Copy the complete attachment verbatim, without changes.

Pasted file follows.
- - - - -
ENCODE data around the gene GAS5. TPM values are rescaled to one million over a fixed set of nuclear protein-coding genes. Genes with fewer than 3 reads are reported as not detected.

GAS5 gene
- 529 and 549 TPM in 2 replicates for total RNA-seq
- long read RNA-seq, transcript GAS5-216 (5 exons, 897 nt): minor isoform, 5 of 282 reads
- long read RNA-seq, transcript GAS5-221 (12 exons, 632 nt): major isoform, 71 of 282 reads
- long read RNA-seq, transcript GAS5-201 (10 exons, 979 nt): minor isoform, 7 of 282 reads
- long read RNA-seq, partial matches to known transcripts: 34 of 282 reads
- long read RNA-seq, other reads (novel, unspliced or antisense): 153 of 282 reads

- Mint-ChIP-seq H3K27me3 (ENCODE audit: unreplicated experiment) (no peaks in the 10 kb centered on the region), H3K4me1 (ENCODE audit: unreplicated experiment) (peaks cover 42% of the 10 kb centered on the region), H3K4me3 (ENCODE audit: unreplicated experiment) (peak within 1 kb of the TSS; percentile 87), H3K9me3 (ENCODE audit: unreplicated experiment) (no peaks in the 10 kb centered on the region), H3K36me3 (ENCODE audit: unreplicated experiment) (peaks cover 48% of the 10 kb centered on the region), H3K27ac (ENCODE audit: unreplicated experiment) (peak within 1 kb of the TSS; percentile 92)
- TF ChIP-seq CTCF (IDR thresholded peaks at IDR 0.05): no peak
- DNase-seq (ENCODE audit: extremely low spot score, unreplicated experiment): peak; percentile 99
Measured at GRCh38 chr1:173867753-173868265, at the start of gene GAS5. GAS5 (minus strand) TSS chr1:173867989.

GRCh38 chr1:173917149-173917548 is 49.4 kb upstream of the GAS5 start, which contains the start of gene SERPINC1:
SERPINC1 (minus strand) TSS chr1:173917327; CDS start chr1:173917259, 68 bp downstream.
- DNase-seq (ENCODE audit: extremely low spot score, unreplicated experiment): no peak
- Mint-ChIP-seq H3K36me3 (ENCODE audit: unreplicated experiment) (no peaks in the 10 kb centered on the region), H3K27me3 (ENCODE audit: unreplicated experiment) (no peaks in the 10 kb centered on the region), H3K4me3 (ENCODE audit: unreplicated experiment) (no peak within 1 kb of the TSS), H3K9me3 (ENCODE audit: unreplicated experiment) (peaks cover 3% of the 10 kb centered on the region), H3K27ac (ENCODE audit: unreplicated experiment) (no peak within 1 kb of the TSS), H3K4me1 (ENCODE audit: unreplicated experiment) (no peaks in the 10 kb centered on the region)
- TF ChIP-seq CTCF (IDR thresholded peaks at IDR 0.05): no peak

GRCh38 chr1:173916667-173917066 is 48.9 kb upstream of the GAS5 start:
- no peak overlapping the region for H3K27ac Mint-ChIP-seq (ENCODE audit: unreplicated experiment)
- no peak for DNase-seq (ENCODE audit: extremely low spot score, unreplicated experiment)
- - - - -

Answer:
ENCODE data around the gene GAS5. TPM values are rescaled to one million over a fixed set of nuclear protein-coding genes. Genes with fewer than 3 reads are reported as not detected.

GAS5 gene
- 529 and 549 TPM in 2 replicates for total RNA-seq
- long read RNA-seq, transcript GAS5-216 (5 exons, 897 nt): minor isoform, 5 of 282 reads
- long read RNA-seq, transcript GAS5-221 (12 exons, 632 nt): major isoform, 71 of 282 reads
- long read RNA-seq, transcript GAS5-201 (10 exons, 979 nt): minor isoform, 7 of 282 reads
- long read RNA-seq, partial matches to known transcripts: 34 of 282 reads
- long read RNA-seq, other reads (novel, unspliced or antisense): 153 of 282 reads

- Mint-ChIP-seq H3K27me3 (ENCODE audit: unreplicated experiment) (no peaks in the 10 kb centered on the region), H3K4me1 (ENCODE audit: unreplicated experiment) (peaks cover 42% of the 10 kb centered on the region), H3K4me3 (ENCODE audit: unreplicated experiment) (peak within 1 kb of the TSS; percentile 87), H3K9me3 (ENCODE audit: unreplicated experiment) (no peaks in the 10 kb centered on the region), H3K36me3 (ENCODE audit: unreplicated experiment) (peaks cover 48% of the 10 kb centered on the region), H3K27ac (ENCODE audit: unreplicated experiment) (peak within 1 kb of the TSS; percentile 92)
- TF ChIP-seq CTCF (IDR thresholded peaks at IDR 0.05): no peak
- DNase-seq (ENCODE audit: extremely low spot score, unreplicated experiment): peak; percentile 99
Measured at GRCh38 chr1:173867753-173868265, at the start of gene GAS5. GAS5 (minus strand) TSS chr1:173867989.

GRCh38 chr1:173917149-173917548 is 49.4 kb upstream of the GAS5 start, which contains the start of gene SERPINC1:
SERPINC1 (minus strand) TSS chr1:173917327; CDS start chr1:173917259, 68 bp downstream.
- DNase-seq (ENCODE audit: extremely low spot score, unreplicated experiment): no peak
- Mint-ChIP-seq H3K36me3 (ENCODE audit: unreplicated experiment) (no peaks in the 10 kb centered on the region), H3K27me3 (ENCODE audit: unreplicated experiment) (no peaks in the 10 kb centered on the region), H3K4me3 (ENCODE audit: unreplicated experiment) (no peak within 1 kb of the TSS), H3K9me3 (ENCODE audit: unreplicated experiment) (peaks cover 3% of the 10 kb centered on the region), H3K27ac (ENCODE audit: unreplicated experiment) (no peak within 1 kb of the TSS), H3K4me1 (ENCODE audit: unreplicated experiment) (no peaks in the 10 kb centered on the region)
- TF ChIP-seq CTCF (IDR thresholded peaks at IDR 0.05): no peak

GRCh38 chr1:173916667-173917066 is 48.9 kb upstream of the GAS5 start:
- no peak overlapping the region for H3K27ac Mint-ChIP-seq (ENCODE audit: unreplicated experiment)
- no peak for DNase-seq (ENCODE audit: extremely low spot score, unreplicated experiment)